Egyptian Islamists threaten protests over elections
The Supreme Council of the Armed Forces is expected to announce a date for opening nominations for parliamentary elections by the end of September, United Press International reported on Wednesday.
However, the Muslim Brotherhood has threatened to launch a new wave of street protests and promised more bloodshed if the parliamentary elections are postponed. For the first time since the overthrow of Mubarak, the Brotherhood has come out in direct confrontation with the ruling Supreme Council.
“In the Brotherhood we were raised on the idea of martyrdom and we are more than happy to offer new martyrs and begin new protests and strikes in Tahrir Square if the will of the people is denied,” Hasan El-Brence, a Brotherhood leader, declared during a rally in Alexandria Tuesday, as quoted by Egypt’s Al Ahram newspaper.
The political wing of the Muslim Brotherhood announced it will start campaigning for the elections in the coming weeks, United Press International reported.
The Brotherhood also said it was becoming frustrated with the policies of the ruling Supreme Council of the Armed Forces, notably a decision to return to emergency laws in the country.
The Supreme Council of the Armed Forces is facing mounting pressure because of the perception it is not moving fast enough with post-revolutionary reforms. The US, for its part, has rushed to stress that military rule in Egypt has continued for too long, and expressed its concerns about the council’s commitment to the rule of law, according to United Press International.
The Muslim Brotherhood has also called on the military council to lift the emergency laws, which were put into effect again after a recent mob attack on the Israeli embassy in Cairo.
America should stand back and let Egyptians decide their country’s future by themselves, said Jayel Aheram, an Iraq War veteran turned antiwar activist and blogger.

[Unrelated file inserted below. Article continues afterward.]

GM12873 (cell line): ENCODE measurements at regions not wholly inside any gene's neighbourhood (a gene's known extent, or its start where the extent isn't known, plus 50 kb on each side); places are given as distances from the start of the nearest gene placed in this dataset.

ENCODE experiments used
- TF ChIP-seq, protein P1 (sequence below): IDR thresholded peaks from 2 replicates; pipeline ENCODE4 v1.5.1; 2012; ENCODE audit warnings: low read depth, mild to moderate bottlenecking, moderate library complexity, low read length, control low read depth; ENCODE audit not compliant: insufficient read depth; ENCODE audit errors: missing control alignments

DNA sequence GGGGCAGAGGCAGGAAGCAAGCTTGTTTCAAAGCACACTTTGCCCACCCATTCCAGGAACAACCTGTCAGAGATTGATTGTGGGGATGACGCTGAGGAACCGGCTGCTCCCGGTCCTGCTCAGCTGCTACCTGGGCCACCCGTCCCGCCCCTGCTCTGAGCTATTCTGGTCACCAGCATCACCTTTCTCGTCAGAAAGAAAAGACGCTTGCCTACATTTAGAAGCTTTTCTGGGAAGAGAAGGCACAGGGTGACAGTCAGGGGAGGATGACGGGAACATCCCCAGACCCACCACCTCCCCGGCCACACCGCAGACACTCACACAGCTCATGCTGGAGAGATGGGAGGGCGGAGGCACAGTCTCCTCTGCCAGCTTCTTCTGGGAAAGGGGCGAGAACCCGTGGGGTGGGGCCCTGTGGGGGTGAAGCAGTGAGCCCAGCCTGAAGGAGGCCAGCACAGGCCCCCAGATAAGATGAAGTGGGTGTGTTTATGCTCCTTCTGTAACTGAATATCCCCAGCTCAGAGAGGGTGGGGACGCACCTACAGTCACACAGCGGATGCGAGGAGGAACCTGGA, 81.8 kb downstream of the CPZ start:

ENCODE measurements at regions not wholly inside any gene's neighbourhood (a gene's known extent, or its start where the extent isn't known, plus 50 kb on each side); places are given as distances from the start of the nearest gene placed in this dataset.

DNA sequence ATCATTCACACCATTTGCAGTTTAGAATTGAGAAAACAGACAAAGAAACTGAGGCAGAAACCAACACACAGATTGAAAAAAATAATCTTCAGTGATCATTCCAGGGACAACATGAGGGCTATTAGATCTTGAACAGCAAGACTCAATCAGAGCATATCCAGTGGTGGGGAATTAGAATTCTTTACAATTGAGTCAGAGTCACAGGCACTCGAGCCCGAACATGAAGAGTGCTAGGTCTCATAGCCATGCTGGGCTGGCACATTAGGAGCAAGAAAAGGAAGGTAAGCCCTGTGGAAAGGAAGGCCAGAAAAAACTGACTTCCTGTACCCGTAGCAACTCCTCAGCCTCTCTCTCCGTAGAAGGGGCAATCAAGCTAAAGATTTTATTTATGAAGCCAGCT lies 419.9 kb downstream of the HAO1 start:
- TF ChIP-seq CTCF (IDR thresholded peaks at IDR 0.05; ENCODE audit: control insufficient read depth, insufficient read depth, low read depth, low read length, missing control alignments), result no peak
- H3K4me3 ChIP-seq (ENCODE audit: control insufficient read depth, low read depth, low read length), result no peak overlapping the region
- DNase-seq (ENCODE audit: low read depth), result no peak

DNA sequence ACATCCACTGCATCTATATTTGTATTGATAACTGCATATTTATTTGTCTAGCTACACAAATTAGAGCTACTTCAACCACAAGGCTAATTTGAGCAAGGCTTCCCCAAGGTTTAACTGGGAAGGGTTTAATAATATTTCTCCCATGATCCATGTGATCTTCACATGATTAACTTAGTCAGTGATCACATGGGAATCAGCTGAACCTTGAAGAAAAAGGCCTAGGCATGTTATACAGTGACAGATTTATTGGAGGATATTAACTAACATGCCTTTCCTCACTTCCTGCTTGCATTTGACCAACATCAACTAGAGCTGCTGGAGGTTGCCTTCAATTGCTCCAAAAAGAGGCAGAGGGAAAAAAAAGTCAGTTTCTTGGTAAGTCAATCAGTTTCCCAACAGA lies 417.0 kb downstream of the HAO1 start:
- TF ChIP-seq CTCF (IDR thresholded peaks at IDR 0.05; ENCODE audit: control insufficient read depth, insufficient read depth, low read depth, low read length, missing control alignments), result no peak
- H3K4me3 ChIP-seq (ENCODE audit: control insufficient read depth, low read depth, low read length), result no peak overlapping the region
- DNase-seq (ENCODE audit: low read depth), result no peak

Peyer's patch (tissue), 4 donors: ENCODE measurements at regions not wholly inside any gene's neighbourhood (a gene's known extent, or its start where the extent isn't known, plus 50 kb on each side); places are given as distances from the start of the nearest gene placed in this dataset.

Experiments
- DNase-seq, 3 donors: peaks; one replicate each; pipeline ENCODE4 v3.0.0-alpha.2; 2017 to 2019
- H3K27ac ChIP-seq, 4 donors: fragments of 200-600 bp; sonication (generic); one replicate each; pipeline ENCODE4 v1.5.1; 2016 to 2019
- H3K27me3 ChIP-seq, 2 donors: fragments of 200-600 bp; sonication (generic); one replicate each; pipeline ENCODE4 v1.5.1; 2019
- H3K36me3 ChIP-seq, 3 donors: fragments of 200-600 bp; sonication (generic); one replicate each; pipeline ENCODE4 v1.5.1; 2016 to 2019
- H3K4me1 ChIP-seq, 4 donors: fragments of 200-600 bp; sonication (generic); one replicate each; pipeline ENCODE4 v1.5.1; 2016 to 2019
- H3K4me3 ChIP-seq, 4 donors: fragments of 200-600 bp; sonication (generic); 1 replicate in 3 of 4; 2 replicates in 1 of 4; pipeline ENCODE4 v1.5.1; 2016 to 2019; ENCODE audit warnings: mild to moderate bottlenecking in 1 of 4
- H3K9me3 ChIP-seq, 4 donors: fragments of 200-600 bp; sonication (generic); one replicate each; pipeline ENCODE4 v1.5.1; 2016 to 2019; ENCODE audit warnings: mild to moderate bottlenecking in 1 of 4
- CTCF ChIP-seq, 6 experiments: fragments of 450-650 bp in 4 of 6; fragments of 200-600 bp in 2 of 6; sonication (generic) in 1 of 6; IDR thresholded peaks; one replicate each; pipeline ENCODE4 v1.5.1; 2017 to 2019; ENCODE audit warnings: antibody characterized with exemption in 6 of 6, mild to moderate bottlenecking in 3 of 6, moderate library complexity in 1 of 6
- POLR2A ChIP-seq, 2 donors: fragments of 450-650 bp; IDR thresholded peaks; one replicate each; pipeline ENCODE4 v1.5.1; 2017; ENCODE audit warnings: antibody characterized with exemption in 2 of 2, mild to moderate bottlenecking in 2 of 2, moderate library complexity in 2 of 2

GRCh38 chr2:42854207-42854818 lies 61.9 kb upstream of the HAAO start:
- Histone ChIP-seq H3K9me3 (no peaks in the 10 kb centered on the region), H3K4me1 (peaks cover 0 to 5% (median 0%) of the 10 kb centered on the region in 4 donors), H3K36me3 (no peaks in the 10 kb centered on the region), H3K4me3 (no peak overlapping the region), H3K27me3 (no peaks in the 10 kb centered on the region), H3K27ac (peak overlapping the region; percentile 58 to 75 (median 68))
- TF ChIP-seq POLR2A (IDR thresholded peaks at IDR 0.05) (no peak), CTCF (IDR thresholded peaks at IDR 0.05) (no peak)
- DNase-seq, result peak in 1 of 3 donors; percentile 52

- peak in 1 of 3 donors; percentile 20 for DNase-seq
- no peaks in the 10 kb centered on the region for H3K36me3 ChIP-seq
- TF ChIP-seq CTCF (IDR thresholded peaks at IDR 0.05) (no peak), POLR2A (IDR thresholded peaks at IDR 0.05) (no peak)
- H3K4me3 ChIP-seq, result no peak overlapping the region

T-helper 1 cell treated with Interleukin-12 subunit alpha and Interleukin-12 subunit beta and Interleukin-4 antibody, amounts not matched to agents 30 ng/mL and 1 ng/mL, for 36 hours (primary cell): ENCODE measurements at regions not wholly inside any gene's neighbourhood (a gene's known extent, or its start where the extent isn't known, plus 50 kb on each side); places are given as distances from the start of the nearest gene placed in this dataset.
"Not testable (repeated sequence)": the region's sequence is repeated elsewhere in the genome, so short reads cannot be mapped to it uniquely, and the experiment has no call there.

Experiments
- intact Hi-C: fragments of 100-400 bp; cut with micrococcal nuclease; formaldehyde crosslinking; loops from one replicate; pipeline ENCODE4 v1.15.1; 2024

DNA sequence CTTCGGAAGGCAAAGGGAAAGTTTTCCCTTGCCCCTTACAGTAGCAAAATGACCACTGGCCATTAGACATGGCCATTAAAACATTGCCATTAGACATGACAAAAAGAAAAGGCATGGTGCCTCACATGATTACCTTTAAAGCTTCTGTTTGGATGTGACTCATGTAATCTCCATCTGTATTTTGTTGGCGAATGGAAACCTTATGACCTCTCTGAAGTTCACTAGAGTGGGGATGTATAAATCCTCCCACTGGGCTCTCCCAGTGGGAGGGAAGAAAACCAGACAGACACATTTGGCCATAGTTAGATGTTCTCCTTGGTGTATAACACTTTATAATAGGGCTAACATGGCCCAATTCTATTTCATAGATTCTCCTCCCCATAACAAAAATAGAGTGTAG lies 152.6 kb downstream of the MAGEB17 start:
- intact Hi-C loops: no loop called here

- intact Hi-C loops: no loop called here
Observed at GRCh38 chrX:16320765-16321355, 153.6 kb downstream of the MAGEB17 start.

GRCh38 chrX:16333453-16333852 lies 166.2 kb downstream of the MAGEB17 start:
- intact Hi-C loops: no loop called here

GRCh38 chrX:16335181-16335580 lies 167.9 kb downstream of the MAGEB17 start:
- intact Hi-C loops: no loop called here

“The US should not concern itself with what the Egyptians want,” he said. “If they want to have the Muslim Brotherhood for their government, or in fact a non-democratic government, that is their choice. For us… to impose democracy on Egypt by killing them just makes no sense.”
Zvi Mazel, a former Israeli ambassador to Egypt, warned that if the revolution does not go forward, Egyptians, fueled by nationalists and Islamists, may again turn violent. The real problem lies in the very structure of Egyptian society, he suggested.
There are no democratic traditions in Egypt, he argued, and no centrist forces have ever existed. It has either been the Muslim Brotherhood, or on the opposite end the nationalists, Mazel explained.
“The Muslim Brotherhood represents a very important force in the country”, the former diplomat continued. “They collected money from abroad, from the US, from Europe. They founded hospitals, schools, fought poverty. And as now they have become legal, they appear to have a very important political infrastructure. And they might get up to 40 percent of the vote, if the elections are free.”
However, on the other side of Egyptian society are the nationalists, who may fight back against Brotherhood gains, he said. And this may give birth to new violence and bloodshed, the former ambassador warned.
“I foresee a lot of confrontation, and even violent confrontation, between these two blocks – secular nationalists and Islamists,” he said.
The Muslim Brotherhood plans to lead a protest on Tahrir Square in Cairo on Friday, to force the Supreme Council to cancel the emergency laws.